To help prove your repetitive strain injury for the purpose of workers’ compensation, you will need to take several steps including documenting your injury, consulting a doctor, reporting the injury to your employer, and consulting a lawyer.

Once you become aware of the pain that you suspect could be a repetitive strain injury, you should start documenting the work-related tasks you believe have led to the injury. Make sure to note when you began feeling pain and keep a log of the hours you spend performing the particular task in question. It is also a good idea to note observations from coworkers on how the injury is preventing you from doing your job.

As soon as you believe you have a repetitive strain injury, you should consult a doctor. Medical evidence will be important when making your workers’ compensation claim. Let your doctor know when symptoms first appeared, how the symptoms have progressed, and what type of duties you fulfill at work. You will want to obtain a written statement from your doctor as evidence that your repetitive strain injury resulted from work-related duties.

Workers’ Compensation Investigations and What They Look For

In some cases, an employer and their insurance company may try to deny your workers’ comp claim. When a claim is filed, they may argue that you did not actually suffer an injury, that the injury was not work-related, or that the injury is a preexisting condition. In addition, they might argue that the use of drugs or alcohol or other misconduct by the employee caused the injury.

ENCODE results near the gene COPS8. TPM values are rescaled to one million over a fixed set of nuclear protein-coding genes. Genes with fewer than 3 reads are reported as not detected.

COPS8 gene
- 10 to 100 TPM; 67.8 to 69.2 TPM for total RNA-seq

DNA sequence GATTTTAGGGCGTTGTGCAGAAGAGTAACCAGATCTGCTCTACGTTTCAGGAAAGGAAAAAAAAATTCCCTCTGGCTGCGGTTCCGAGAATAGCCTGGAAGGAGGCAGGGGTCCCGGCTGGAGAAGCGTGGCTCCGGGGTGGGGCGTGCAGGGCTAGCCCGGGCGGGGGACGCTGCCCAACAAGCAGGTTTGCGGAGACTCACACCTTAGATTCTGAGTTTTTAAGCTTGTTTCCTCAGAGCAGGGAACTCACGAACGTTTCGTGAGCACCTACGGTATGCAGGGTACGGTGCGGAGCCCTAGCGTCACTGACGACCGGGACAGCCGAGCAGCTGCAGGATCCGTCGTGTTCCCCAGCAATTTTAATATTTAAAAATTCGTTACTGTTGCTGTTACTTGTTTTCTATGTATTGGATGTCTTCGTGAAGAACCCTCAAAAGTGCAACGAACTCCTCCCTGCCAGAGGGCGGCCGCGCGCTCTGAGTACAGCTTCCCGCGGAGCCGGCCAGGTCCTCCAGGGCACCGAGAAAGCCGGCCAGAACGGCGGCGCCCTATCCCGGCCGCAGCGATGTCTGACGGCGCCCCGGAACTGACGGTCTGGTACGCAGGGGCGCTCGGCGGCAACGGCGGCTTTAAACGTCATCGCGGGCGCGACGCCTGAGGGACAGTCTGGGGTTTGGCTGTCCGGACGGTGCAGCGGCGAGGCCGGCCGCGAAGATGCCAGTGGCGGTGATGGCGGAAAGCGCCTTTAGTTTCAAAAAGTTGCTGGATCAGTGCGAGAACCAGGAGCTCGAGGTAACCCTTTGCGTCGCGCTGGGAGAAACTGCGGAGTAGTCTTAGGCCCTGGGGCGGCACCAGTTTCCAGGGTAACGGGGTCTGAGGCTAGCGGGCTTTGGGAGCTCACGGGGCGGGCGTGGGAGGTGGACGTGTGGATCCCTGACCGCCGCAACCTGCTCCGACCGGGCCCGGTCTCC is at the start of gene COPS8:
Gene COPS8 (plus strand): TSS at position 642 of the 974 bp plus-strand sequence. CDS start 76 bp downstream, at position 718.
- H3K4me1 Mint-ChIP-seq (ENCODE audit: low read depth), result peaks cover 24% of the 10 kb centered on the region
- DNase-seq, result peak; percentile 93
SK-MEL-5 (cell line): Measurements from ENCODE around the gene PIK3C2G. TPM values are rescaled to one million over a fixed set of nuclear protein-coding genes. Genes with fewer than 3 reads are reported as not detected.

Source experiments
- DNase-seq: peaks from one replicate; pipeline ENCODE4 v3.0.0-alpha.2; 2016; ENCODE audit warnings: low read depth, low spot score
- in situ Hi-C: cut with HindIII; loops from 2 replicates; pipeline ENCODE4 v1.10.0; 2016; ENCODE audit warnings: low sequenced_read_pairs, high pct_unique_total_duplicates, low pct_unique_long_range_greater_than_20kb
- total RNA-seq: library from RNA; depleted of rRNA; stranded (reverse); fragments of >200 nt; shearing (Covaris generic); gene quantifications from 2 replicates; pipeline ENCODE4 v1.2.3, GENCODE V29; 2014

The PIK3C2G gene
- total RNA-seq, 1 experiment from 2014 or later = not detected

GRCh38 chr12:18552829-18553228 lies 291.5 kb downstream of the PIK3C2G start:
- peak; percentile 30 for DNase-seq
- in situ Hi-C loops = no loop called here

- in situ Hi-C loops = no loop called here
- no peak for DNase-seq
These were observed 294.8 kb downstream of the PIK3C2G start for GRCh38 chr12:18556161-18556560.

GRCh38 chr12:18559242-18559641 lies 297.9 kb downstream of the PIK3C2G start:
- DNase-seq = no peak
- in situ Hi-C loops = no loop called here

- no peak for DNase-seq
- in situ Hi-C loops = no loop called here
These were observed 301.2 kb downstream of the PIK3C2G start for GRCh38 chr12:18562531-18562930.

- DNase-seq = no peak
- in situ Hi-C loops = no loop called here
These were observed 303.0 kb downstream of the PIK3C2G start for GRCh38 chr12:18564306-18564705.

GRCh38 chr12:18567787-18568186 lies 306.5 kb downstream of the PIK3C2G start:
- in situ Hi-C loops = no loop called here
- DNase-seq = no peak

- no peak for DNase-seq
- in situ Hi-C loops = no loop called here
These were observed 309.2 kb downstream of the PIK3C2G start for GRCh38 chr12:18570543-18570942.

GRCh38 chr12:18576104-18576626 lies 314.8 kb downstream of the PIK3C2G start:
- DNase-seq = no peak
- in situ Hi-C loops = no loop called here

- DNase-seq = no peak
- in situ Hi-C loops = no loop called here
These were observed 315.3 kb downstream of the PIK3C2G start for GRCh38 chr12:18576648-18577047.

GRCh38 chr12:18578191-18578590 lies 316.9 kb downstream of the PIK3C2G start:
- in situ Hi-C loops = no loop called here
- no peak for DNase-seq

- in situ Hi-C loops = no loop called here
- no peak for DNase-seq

The employer and insurance company may hire a workers’ comp investigator. A workers’ comp investigator will look for evidence that the employee is not actually injured. This might include photo or video evidence showing the employee engages in physical activities such as exercise or recreation activities. In addition, investigators may look at an employee’s social media accounts for evidence that the worker is not as injured as he or she claims to be.

What Is the Deadline for Filing a Workers’ Compensation Claim for a Repetitive Strain injury?

Illinois workers typically have 45 days from the date of a work-related injury to report the injury to their employer. Once you report the injury to your employer, you have up to 3 years to file a worker’s compensation claim. A soon as a doctor has diagnosed your repetitive strain injury, you should report it to your employer. Although you have up to 3 years to officially file a workers’ compensation claim, starting the process much sooner will allow you to benefit from compensation for medical costs as well as payment for lost wages more quickly. You may also wish to consult with a workers’ compensation lawyer, particularly if your claim is denied. If your claim is denied, you will likely have to go through the process of appeal, settlement conference, and worker’s comp hearings. An Illinois workers’ compensation attorney can help you prepare for this process and help ensure that you receive fair compensation.